Updates: Electoral College, Carbon Tax, Tax Reform

The benches along this sidewalk are still missing, having been removed for the gun rights rally. Can we have them back for next week’s February Thaw?  Please.

By Steve Haner

Catching up on several issues previously discussed, with links to the original posts:

Virginia’s 2020 Electoral Votes Still Ours to Award. Pending legislation to enact the National Popular Vote regime has now failed in both House and Senate committees, although nothing is really dead in this process until final adjournment in March.  The House bill died in House Privileges and Elections Friday, with three Democrats joining nine Republicans to reject. The Senate version was stricken at the request of the patron a few days earlier. The National Popular Vote is an interstate compact of states agreeing to grant their electoral votes to the presidential candidate with the highest national total vote, but it only kicks in once enough states to control the outcome have joined. Perhaps the idea of Virginia’s electoral votes going to Donald J. Trump, without regard to Virginia’s vote, finally occurred to some Democrats. But complaints about the Electoral College persist and so will this idea.

Secretary of Natural Resources on Transportation and Climate Initiative. Twice last week Secretary of Natural Resources Matt Strickler faced questions from Republican legislators about the state’s plans with regard to the proposed interstate compact on fossil fuels used in cars and trucks. He downplayed it. “It’s a conversation, it’s not a regulation, not something that is binding on the Commonwealth, it is something that is being considered,” he told a House subcommittee. To call it rationing was “hyperbolic.” He told a Senate subcommittee earlier in the week that he hadn’t even read the Georgetown University report released in December that indicated the carbon allowances fuel wholesalers would need to buy translate into about 15- to 20-cent-per-gallon of fuel. Strickler did promise that final decisions on joining TCI would be made by the legislature, presumably in 2021 (and after the administration’s traditional gas taxes are all safely approved). At the administration’s request, however, the House subcommittee used a party-line vote to kill proposed legislation requiring General Assembly approval to proceed with TCI.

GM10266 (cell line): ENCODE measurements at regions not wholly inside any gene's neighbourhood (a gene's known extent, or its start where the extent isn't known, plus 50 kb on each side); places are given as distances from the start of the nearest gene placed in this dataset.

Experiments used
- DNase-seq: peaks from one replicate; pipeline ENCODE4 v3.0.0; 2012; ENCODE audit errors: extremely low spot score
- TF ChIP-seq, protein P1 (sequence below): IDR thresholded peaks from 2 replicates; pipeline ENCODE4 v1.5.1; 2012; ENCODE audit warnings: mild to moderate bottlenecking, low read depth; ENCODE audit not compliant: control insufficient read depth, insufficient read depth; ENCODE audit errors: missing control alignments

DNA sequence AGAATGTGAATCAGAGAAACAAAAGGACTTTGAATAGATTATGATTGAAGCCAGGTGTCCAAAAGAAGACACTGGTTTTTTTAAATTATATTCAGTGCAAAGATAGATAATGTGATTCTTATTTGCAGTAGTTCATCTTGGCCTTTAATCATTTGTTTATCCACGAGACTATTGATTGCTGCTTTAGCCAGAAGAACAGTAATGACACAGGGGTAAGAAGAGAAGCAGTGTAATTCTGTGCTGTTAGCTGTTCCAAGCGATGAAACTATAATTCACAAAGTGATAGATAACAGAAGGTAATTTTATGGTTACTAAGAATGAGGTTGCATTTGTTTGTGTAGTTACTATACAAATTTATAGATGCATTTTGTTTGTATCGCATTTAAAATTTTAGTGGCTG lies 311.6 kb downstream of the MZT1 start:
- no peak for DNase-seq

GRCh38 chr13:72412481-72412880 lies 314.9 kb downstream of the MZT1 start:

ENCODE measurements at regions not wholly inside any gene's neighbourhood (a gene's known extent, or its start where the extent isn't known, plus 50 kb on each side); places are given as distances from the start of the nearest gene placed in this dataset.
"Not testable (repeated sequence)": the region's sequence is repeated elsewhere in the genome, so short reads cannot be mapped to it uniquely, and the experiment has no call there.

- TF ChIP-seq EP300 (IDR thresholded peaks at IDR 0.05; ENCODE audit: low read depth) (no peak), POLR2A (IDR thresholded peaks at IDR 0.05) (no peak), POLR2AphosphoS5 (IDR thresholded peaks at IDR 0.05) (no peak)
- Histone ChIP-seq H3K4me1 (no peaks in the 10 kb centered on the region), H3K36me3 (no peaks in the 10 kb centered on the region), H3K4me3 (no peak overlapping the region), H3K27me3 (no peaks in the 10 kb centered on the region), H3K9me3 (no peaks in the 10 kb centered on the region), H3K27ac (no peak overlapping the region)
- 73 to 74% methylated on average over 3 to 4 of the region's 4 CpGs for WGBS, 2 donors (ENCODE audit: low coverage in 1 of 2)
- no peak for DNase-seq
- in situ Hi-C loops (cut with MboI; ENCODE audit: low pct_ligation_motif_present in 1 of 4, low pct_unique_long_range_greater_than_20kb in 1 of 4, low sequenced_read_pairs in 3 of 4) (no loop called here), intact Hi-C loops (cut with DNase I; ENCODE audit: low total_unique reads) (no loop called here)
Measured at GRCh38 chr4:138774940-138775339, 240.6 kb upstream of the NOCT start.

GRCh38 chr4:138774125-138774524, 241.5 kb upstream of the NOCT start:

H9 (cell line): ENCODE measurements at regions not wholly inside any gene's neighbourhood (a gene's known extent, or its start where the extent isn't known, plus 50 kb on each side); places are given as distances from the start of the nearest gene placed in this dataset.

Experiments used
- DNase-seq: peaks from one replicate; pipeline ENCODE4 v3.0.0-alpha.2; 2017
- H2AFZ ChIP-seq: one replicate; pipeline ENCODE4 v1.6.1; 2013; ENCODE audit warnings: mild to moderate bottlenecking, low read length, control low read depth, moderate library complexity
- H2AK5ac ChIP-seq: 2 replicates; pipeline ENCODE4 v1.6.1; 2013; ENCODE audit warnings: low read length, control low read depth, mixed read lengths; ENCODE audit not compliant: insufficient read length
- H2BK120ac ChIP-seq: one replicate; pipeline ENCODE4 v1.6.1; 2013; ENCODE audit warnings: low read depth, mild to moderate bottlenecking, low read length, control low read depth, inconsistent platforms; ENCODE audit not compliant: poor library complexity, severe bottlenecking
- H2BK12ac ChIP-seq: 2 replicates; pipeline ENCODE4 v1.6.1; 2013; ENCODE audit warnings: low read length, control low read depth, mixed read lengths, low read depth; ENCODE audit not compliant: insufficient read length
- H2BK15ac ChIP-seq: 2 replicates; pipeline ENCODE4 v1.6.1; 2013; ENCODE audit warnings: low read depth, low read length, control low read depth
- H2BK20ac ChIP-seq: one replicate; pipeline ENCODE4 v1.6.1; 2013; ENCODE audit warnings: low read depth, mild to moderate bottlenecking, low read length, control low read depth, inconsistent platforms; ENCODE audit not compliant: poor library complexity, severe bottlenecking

We’re Going to Keep Looking at Tax Reform. Promise. As the final two House bills with strong tax-reform overtones disappeared from consideration earlier this week (there are no good Senate bills on this topic), House Finance Chairwoman Vivian Watts, D-Annandale, promised to keep pushing. In impromptu remarks Wednesday in committee she expressed, as she has before, concerns about how regressive Virginia’s income tax code is, placing a relatively high tax on lower income workers. Ironically, this will become more evident as the minimum wage shoots up (my comment, not hers) and the state takes a healthy cut off the top. The final two bills were from Del. Lee Ware, R-Powhatan, who sought to further increase the state’s standard deduction, and Del.Jason Miyares, R-Virginia Beach, who sought to provide the $220 “conformity rebates” to 2019 taxpayers who lost them by filing late returns with authorized extensions. The Miyares bill was endorsed 5-2 by a Finance subcommittee but was tabled in full committee. Ware’s bill never got a proper hearing at all. He was given two sentences to describe it before a motion to carry it over to 2021.

Life in the New Tight Security Environment Settles In. After the initial rough start, the Capitol Hill and Pocahontas Building regulars have adapted. There is a new way into Pocahontas off Main Street just for legislative employees with badges, and the line at the back door off Bank Street is not too long (at least not if you show up at 7:15 am when I now do). The Main Street entrance for the lobbyists, press and public can be tremendously long still. Compared to prior years, the police presence remains heavy, and one is seldom out of sight of a uniformed Capitol Police officer or State Police trooper. There are foot patrols on all floors, police standing in and outside of packed committee rooms, and teams trailing legislative leaders. The cost, if ever captured, will turn out to be enormous. For the gun rights rally two weeks ago the popular park benches on Capitol Square were removed and have not returned. With the temperature predicted to hit the 70s in the coming week, it sure would be nice for the traditional “February Thaw” lunch in the sun beside that lovely sidewalk that rises toward the Washington Statue to have them back. Somebody call General Services.